How do you lead and model creativity? That’s a question many school leaders ask themselves. Many of us can get our arms around collaboration, communication, and critical thinking, but why is it that creativity is one area where we frequently struggle and sputter? I think it’s because we fear creativity—it doesn’t fall into a nice box that is neatly packaged with structure and details. You see, creativity is often messy, frequently busting the seams of our comfort zones and almost always requiring us to stretch and grow.
We have a responsibility to grow creatively as school leaders. The workplace doesn’t need students who are good test takers and who can think when all of the details are laid out and structured nicely for them. Just the opposite—the workplace is looking for people who can think creatively in a fluid, complex, and ever-changing world.
Check out these four questions every school leader should be asking their teachers to nurture creativity in learning:
How/what are students creating, publishing, designing, etc.?
Be willing to have the courageous conversations with faculty and staff about the need to break out of the traditional test-taking learning environment which focuses on teaching students how to answer a multiple-choice quiz. Instead, ask teachers, “What are you having students create, design, publish, perform?” By doing this, we take the onus of learning off of the teacher and place it on the student. To do this, we must challenge the status quo and be willing to have courageous conversations with faculty to change their pedagogy to model and promote creativity.
Who are students creating for?
Most likely, when you and I were students in school, we created work for the teacher, and only the teacher, to view. Now, we need to have students creating work for the world to see. Why can’t students be creating blogs for their community to read, podcasts for the world to learn from, and videos to challenge and inspire others to action. Ask your teachers, who are students creating their work for? You, classmates, or the world?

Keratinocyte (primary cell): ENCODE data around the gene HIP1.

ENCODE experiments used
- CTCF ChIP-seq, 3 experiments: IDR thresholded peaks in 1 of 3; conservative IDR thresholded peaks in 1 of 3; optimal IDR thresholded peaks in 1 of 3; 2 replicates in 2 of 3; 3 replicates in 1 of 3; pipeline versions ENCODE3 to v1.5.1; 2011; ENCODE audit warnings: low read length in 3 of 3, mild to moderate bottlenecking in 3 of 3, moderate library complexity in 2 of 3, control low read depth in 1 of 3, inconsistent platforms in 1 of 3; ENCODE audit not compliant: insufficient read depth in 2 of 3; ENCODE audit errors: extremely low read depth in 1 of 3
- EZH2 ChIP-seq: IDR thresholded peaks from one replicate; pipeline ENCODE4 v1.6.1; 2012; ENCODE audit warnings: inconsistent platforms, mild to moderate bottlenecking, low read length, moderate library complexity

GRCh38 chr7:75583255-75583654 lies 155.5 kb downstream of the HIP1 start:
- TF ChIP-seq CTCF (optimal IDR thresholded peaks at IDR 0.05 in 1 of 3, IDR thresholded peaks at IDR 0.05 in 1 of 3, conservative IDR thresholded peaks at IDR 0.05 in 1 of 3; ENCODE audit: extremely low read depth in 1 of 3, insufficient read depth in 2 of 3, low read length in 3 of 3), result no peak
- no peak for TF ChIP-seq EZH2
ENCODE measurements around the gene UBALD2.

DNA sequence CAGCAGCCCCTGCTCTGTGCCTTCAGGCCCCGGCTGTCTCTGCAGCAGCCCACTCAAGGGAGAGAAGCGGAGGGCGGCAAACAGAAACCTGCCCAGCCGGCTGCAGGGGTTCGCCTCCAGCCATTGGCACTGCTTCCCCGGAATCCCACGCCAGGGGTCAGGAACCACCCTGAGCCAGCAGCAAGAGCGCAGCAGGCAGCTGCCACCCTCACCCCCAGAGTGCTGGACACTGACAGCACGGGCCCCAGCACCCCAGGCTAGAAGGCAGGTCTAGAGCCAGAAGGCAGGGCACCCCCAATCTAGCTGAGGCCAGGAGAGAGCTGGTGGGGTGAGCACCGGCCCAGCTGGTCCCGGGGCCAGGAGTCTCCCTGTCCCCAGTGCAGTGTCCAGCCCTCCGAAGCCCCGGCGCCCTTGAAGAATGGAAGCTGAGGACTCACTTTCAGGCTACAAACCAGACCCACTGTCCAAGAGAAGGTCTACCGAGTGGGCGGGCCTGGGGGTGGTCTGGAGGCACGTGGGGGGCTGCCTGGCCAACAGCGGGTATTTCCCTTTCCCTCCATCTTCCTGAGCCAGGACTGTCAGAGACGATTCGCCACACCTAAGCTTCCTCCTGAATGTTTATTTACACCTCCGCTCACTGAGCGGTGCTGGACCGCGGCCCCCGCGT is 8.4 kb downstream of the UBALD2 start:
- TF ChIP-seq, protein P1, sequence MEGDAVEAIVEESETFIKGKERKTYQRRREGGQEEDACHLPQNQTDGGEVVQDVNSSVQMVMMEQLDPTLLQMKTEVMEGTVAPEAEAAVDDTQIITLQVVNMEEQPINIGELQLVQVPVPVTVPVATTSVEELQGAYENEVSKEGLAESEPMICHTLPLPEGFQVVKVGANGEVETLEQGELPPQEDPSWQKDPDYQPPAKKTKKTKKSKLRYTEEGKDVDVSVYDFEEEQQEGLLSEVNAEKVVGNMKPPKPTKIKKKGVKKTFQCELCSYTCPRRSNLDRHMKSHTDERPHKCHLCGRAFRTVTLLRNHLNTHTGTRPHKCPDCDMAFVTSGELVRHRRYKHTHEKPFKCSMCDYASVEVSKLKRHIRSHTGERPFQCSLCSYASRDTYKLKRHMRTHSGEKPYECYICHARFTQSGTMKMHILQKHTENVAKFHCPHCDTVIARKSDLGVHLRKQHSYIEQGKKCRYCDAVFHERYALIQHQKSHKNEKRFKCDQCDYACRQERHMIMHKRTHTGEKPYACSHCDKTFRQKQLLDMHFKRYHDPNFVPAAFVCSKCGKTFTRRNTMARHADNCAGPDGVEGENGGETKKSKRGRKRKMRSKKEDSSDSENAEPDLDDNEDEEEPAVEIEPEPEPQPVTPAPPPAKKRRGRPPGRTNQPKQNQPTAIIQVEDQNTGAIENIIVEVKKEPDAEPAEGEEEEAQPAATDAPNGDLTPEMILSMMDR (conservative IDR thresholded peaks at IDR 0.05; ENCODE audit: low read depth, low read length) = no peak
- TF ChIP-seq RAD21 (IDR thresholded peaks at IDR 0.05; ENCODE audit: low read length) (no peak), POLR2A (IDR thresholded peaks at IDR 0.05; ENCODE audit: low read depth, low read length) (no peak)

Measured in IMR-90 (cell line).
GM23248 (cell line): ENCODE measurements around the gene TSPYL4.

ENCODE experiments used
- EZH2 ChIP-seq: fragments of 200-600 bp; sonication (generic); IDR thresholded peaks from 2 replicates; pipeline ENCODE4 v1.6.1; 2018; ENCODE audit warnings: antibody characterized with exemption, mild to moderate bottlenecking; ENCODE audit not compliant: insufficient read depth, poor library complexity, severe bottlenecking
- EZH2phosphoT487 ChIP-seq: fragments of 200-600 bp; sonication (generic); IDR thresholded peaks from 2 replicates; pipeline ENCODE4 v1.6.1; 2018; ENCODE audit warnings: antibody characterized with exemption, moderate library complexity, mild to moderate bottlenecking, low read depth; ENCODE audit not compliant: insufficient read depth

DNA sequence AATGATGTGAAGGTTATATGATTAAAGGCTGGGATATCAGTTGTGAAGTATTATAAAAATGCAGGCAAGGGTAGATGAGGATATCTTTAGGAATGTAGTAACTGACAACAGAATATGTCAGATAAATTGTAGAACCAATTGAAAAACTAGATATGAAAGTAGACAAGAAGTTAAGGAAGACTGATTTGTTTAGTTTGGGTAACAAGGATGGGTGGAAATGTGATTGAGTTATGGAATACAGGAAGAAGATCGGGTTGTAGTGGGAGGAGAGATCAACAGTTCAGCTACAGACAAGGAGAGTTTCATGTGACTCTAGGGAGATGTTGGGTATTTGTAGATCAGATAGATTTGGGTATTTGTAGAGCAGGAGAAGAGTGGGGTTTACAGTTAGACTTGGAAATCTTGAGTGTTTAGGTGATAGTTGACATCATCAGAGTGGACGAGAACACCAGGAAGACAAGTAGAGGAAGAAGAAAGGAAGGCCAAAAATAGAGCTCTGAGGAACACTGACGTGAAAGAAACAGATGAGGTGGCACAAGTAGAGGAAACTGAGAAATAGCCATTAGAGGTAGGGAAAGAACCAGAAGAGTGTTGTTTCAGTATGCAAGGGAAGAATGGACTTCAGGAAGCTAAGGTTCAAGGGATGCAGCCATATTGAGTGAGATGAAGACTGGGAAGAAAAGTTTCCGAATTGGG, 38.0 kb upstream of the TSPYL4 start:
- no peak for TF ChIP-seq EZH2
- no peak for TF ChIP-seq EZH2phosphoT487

Why are students creating?
Are students simply creating and designing for a grade in your class? Or are they creating to solve today’s real-world problems? When students create from a platform of generating real life change and improvement, they are more empowered to learn and lead. For example, students in my school worked to create a rain garden to collect the runoff from the parking lots. They did this to improve our environment and to beautify the school. But most importantly, their work changed our school for the better and empowered them to make a difference in their community. Now they are looking for other projects to work on and improve.
What are they learning from creating?
Simply creating without taking time to reflect on the learning and growth falls short of closing the learning loop. It’s important for students to reflect on their learning and examine what they did well, what can be improved, and what would they change if they did this project again. This type of reflection strengthens the learning process and provides students with a true life example of a workflow project that is regularly practiced in the workplace. A collaborative reflection on the project allows for collective thoughts on how to improve and grow.
Finally, start small and build big. Leading creativity is energizing and empowering. When we have the courage to ask these four questions, we open up the learning culture to become more creative and empowering for students.
Bill Ziegler, EdD, is the principal of Pottsgrove High School in Pottstown, PA. He was a 2015 NASSP Digital Principal of the Year and the 2016 Pennsylvania Principal of the Year. Bill is the host of “Lead the Way, A Podcast for School Leaders,” which works to encourage, equip, and empower school leaders. He is also the co-author of Future Focused Leaders: Relate, Innovate, and Invigorate for Real Educational Change. See more of his thoughts on creativity at https://youtu.be/zs1BqDQOtLk, follow him on Twitter (@drbillziegler), visit his website at www.chaselearning.org.